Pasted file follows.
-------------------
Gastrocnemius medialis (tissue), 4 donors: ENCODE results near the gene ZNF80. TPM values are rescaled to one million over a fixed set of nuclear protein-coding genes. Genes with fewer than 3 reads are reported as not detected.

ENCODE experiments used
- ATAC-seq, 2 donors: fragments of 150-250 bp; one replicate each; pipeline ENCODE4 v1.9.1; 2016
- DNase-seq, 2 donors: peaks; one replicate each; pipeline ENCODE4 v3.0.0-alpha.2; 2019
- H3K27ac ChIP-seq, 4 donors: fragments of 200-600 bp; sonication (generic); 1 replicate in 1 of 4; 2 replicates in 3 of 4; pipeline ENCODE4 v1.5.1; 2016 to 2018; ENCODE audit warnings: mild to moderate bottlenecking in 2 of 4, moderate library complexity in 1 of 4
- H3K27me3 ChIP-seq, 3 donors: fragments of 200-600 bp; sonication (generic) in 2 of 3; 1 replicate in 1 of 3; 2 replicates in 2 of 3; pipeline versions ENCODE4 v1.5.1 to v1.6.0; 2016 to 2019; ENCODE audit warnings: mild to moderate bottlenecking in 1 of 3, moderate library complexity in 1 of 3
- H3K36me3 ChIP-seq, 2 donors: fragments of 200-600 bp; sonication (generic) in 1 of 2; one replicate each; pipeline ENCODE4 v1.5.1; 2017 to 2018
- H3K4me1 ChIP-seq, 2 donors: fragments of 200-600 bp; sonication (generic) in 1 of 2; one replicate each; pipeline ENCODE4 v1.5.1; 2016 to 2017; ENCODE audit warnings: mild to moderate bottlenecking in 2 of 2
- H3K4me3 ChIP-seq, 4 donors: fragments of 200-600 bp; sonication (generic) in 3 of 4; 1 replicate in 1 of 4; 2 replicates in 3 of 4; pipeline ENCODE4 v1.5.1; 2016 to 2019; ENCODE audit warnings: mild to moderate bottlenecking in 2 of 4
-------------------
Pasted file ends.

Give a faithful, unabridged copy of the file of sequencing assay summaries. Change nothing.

Gastrocnemius medialis (tissue), 4 donors: ENCODE results near the gene ZNF80. TPM values are rescaled to one million over a fixed set of nuclear protein-coding genes. Genes with fewer than 3 reads are reported as not detected.

ENCODE experiments used
- ATAC-seq, 2 donors: fragments of 150-250 bp; one replicate each; pipeline ENCODE4 v1.9.1; 2016
- DNase-seq, 2 donors: peaks; one replicate each; pipeline ENCODE4 v3.0.0-alpha.2; 2019
- H3K27ac ChIP-seq, 4 donors: fragments of 200-600 bp; sonication (generic); 1 replicate in 1 of 4; 2 replicates in 3 of 4; pipeline ENCODE4 v1.5.1; 2016 to 2018; ENCODE audit warnings: mild to moderate bottlenecking in 2 of 4, moderate library complexity in 1 of 4
- H3K27me3 ChIP-seq, 3 donors: fragments of 200-600 bp; sonication (generic) in 2 of 3; 1 replicate in 1 of 3; 2 replicates in 2 of 3; pipeline versions ENCODE4 v1.5.1 to v1.6.0; 2016 to 2019; ENCODE audit warnings: mild to moderate bottlenecking in 1 of 3, moderate library complexity in 1 of 3
- H3K36me3 ChIP-seq, 2 donors: fragments of 200-600 bp; sonication (generic) in 1 of 2; one replicate each; pipeline ENCODE4 v1.5.1; 2017 to 2018
- H3K4me1 ChIP-seq, 2 donors: fragments of 200-600 bp; sonication (generic) in 1 of 2; one replicate each; pipeline ENCODE4 v1.5.1; 2016 to 2017; ENCODE audit warnings: mild to moderate bottlenecking in 2 of 2
- H3K4me3 ChIP-seq, 4 donors: fragments of 200-600 bp; sonication (generic) in 3 of 4; 1 replicate in 1 of 4; 2 replicates in 3 of 4; pipeline ENCODE4 v1.5.1; 2016 to 2019; ENCODE audit warnings: mild to moderate bottlenecking in 2 of 4